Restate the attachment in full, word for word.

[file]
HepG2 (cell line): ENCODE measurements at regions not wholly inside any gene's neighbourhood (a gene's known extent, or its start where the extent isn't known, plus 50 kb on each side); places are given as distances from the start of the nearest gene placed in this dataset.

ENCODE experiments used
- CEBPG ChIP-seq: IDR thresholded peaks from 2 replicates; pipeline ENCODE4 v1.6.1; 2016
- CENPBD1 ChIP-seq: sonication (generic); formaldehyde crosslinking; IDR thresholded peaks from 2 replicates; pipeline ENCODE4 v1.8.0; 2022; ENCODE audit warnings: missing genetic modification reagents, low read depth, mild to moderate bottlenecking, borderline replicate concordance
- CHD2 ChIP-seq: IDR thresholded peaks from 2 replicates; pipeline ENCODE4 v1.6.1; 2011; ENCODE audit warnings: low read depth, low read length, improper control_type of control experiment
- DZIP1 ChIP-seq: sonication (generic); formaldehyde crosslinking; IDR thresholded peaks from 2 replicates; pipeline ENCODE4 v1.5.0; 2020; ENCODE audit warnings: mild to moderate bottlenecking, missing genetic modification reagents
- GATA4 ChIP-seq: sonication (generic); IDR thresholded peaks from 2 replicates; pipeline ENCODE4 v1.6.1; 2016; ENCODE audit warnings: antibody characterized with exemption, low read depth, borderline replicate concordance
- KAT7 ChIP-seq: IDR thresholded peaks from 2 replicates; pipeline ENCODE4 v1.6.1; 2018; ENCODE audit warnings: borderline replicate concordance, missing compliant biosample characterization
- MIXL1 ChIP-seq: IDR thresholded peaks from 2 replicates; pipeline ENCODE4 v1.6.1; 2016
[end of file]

HepG2 (cell line): ENCODE measurements at regions not wholly inside any gene's neighbourhood (a gene's known extent, or its start where the extent isn't known, plus 50 kb on each side); places are given as distances from the start of the nearest gene placed in this dataset.

ENCODE experiments used
- CEBPG ChIP-seq: IDR thresholded peaks from 2 replicates; pipeline ENCODE4 v1.6.1; 2016
- CENPBD1 ChIP-seq: sonication (generic); formaldehyde crosslinking; IDR thresholded peaks from 2 replicates; pipeline ENCODE4 v1.8.0; 2022; ENCODE audit warnings: missing genetic modification reagents, low read depth, mild to moderate bottlenecking, borderline replicate concordance
- CHD2 ChIP-seq: IDR thresholded peaks from 2 replicates; pipeline ENCODE4 v1.6.1; 2011; ENCODE audit warnings: low read depth, low read length, improper control_type of control experiment
- DZIP1 ChIP-seq: sonication (generic); formaldehyde crosslinking; IDR thresholded peaks from 2 replicates; pipeline ENCODE4 v1.5.0; 2020; ENCODE audit warnings: mild to moderate bottlenecking, missing genetic modification reagents
- GATA4 ChIP-seq: sonication (generic); IDR thresholded peaks from 2 replicates; pipeline ENCODE4 v1.6.1; 2016; ENCODE audit warnings: antibody characterized with exemption, low read depth, borderline replicate concordance
- KAT7 ChIP-seq: IDR thresholded peaks from 2 replicates; pipeline ENCODE4 v1.6.1; 2018; ENCODE audit warnings: borderline replicate concordance, missing compliant biosample characterization
- MIXL1 ChIP-seq: IDR thresholded peaks from 2 replicates; pipeline ENCODE4 v1.6.1; 2016